And if you thought that sleeping with a partner might chase the sleep demons away, better think again! There’s no correlation between sleeping with or without a partner and the chances of experiencing sleep paralysis. 

However, having someone around might prove useful since any touch or sound usually breaks the hallucination.

Bottom Line

Experiencing sleep paralysis isn’t the end of the world, and you don’t have to be haunted by this parasomnia until the rest of your life. There are many things you can do to prevent future episodes and restore your joy of sleeping. 

Most importantly, sleep paralysis is usually harmless (sleep paralysis and death aren’t associated in any way) and lasts only for a couple of minutes. 

The most important thing to do during an episode is to stay calm, however challenging it may seem, and you’ll soon get back to reality.


Why does sleep paralysis happen?

Sleep paralysis is a consequence of the brain’s bad management of switching between sleep stages. The “error” happens in the REM (rapid eye movement) phase of sleep, when the brain is the most active. 

As a consequence, you’re wide awake while your body is still sound asleep.

This mismanagement doesn’t usually happen as an accident. It’s typically triggered by environmental (jet lag), lifestyle (alcohol abuse), genetic (a family history of sleep paralysis), and other factors.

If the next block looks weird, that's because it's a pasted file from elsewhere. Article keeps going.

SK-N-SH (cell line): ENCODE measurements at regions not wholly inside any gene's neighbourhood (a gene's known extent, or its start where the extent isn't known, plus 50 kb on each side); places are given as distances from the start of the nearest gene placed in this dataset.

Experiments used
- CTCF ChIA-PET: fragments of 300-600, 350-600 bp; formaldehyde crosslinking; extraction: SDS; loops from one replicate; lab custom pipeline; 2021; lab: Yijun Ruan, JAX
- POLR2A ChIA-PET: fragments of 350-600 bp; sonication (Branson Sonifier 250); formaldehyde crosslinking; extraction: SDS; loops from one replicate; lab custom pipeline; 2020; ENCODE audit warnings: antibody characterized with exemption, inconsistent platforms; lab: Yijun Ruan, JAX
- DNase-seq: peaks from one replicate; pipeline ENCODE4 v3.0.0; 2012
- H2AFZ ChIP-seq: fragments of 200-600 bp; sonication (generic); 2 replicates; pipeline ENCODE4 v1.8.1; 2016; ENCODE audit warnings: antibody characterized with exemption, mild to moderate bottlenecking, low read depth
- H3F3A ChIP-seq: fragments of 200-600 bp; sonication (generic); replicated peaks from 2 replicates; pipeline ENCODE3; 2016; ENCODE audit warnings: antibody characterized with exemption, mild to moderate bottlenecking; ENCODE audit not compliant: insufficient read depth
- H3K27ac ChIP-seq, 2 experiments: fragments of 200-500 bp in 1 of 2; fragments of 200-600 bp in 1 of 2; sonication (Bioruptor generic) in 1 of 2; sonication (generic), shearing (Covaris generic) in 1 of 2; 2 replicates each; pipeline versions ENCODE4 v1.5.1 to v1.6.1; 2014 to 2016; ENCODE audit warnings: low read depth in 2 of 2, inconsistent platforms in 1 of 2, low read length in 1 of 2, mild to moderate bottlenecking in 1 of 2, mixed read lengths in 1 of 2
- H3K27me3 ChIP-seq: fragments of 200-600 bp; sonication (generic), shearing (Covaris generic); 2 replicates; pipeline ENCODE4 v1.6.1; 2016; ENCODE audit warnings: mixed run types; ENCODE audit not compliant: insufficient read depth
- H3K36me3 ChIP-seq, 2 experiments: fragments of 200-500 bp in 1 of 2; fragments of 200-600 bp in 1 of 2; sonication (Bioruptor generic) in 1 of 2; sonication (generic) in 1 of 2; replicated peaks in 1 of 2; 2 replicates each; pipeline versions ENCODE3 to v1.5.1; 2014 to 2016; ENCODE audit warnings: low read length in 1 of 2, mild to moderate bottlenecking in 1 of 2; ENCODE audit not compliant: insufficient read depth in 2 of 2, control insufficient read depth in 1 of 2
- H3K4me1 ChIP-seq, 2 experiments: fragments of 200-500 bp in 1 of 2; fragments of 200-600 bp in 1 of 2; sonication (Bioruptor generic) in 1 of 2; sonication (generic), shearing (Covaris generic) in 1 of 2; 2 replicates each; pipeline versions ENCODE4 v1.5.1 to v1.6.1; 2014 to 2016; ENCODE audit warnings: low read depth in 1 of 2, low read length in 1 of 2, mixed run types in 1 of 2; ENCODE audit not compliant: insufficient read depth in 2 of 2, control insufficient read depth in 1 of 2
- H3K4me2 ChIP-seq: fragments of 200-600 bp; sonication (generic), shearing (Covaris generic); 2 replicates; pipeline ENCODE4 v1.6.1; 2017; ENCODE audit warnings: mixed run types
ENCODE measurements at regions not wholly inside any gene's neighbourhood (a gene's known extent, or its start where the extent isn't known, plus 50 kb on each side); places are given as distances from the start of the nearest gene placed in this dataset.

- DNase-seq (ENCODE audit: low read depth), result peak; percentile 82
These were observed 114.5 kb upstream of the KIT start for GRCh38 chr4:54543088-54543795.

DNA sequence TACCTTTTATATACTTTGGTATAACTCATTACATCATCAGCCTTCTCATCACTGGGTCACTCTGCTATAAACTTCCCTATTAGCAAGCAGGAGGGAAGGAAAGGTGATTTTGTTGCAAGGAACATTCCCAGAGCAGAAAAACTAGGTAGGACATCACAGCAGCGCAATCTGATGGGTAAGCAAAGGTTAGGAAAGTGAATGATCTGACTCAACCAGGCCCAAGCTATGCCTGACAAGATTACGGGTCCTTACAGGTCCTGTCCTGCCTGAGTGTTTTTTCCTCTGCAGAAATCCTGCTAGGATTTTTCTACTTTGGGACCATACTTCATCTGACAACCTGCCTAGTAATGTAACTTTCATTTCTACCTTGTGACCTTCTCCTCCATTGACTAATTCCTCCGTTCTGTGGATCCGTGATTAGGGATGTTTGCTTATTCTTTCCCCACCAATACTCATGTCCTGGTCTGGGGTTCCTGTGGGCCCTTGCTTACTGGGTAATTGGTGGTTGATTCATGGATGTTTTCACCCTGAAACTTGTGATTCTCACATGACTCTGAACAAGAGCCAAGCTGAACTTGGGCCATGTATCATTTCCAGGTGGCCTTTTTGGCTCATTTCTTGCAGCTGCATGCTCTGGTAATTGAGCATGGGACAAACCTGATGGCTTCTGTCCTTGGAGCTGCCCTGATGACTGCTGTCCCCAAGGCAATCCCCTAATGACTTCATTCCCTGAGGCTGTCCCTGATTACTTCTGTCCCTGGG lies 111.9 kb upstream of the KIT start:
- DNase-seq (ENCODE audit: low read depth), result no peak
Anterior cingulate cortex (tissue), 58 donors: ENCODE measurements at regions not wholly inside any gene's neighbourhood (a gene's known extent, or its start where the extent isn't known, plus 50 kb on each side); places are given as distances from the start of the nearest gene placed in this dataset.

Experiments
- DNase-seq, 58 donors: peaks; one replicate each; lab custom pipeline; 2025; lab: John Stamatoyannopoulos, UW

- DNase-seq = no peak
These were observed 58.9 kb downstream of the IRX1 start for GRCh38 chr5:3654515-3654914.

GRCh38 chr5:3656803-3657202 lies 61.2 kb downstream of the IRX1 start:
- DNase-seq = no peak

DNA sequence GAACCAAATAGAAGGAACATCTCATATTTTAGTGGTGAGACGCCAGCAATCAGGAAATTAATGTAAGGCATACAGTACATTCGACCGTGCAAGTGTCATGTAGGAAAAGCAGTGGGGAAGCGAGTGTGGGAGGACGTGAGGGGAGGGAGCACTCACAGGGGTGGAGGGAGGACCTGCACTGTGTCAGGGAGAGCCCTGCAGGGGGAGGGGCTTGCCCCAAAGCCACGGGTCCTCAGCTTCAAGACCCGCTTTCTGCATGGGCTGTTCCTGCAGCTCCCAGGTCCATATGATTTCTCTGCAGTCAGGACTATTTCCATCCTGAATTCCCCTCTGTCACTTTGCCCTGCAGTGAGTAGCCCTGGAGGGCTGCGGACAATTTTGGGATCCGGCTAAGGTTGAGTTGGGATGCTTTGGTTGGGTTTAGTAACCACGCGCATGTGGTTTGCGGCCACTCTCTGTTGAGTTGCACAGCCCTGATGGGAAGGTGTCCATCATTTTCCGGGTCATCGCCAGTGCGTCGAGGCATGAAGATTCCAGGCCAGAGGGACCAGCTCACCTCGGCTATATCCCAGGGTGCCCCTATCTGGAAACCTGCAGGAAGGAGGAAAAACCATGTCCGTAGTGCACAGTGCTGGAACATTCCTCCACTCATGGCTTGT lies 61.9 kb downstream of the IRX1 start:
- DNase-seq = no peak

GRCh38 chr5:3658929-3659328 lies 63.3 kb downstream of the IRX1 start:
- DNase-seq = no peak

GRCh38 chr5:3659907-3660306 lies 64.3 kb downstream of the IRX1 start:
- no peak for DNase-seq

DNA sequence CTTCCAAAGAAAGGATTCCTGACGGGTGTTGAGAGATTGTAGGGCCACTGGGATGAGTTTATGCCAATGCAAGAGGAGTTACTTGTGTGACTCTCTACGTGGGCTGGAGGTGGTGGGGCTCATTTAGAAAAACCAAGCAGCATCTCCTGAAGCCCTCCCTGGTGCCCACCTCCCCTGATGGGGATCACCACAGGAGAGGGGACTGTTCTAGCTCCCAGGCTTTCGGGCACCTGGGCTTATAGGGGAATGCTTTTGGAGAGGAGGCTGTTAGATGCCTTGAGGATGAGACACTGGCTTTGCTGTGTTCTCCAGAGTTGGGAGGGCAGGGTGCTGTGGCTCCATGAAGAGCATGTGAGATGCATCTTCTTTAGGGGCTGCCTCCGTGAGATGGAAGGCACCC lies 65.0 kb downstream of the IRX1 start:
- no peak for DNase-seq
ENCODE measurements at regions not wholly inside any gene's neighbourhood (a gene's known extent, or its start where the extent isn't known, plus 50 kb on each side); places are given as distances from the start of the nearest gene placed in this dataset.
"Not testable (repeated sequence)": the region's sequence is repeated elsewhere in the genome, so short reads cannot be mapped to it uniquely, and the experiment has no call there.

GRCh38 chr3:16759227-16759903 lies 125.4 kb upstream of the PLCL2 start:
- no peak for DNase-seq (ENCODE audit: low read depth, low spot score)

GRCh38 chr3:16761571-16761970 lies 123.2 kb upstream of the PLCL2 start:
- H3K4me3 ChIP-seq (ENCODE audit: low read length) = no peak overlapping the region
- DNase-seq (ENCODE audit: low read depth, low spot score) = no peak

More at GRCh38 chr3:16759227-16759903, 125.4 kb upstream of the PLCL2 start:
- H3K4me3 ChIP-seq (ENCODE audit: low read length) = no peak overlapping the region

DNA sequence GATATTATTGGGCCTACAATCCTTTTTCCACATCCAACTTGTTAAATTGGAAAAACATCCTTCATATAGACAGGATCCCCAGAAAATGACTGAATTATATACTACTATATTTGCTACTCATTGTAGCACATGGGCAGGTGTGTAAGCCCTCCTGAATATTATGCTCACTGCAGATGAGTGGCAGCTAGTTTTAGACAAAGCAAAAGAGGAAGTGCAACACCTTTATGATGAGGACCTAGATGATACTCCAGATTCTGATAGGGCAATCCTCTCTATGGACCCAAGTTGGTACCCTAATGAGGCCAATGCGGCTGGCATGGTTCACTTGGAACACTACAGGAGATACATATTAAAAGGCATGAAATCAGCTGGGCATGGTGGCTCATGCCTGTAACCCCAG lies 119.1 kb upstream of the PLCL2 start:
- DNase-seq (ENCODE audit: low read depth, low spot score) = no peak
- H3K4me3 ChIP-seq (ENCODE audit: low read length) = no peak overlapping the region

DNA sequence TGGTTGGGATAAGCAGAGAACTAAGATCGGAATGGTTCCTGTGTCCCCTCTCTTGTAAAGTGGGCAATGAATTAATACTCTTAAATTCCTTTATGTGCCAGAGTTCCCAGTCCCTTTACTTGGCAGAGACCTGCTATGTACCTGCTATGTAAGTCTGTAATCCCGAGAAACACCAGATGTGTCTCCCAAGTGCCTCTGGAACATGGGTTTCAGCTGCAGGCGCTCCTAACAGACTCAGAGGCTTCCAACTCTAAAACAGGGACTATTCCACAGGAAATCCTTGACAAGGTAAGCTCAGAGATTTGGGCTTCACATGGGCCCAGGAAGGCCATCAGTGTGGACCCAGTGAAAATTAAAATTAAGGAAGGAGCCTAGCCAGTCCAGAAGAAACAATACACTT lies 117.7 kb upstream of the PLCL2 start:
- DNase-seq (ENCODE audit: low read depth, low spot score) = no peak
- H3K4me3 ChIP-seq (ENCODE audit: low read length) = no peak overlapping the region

What are the symptoms of sleep paralysis?

The most common symptoms of sleep paralysis include:

  • Inability to move
  • Inability to speak
  • Hallucinations
  • Fear and panic
  • Chest tightness
  • Difficulty breathing, etc.

Can sleep paralysis hurt you?

Despite its startling nature, sleep paralysis isn’t a serious medical condition and typically won’t result in anything concerning. 

You shouldn’t be alarmed by episodes that aren’t too frequent. Only around 10% of SP patients will develop frequently recurring sleep paralysis that affects their day-to-day life and requires medical testing and treatment. 

That said, some consideration should be given to the psychological concerns that may be causing sleep paralysis. Addressing traumatic events should be a priority if hallucinations are obviously related to a traumatic event.

Can sleep paralysis kill you?

You may feel like you’re going to die during a sleep paralysis episode, but this is actually impossible. There’s no credible evidence that this condition has ever been a cause of death.